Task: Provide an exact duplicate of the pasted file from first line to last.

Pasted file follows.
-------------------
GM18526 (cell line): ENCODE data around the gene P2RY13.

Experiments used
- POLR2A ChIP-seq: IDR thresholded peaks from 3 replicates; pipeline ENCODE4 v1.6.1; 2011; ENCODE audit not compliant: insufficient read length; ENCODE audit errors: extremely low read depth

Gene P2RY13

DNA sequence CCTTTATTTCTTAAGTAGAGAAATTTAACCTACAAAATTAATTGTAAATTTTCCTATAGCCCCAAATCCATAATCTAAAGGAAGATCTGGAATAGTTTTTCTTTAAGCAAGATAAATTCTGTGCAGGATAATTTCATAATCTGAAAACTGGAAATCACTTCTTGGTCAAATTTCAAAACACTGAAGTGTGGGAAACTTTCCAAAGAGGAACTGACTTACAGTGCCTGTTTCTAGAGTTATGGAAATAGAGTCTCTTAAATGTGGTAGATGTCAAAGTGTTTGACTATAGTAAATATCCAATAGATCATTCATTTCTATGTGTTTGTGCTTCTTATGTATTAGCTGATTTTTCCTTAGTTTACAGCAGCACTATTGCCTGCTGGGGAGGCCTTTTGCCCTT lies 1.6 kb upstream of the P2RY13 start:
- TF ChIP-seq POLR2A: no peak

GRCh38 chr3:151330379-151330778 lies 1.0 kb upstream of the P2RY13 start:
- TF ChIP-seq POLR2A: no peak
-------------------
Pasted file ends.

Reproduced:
GM18526 (cell line): ENCODE data around the gene P2RY13.

Experiments used
- POLR2A ChIP-seq: IDR thresholded peaks from 3 replicates; pipeline ENCODE4 v1.6.1; 2011; ENCODE audit not compliant: insufficient read length; ENCODE audit errors: extremely low read depth

Gene P2RY13

DNA sequence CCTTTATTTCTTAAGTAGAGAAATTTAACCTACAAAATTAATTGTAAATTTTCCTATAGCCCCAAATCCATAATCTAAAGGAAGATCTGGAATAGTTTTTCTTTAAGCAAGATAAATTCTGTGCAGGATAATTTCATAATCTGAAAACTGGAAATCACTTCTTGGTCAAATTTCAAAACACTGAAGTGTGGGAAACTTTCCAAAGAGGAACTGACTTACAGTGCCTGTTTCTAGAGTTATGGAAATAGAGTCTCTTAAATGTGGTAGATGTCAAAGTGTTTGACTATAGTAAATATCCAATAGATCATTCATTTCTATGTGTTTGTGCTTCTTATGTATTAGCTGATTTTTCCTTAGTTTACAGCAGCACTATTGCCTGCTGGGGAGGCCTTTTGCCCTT lies 1.6 kb upstream of the P2RY13 start:
- TF ChIP-seq POLR2A: no peak

GRCh38 chr3:151330379-151330778 lies 1.0 kb upstream of the P2RY13 start:
- TF ChIP-seq POLR2A: no peak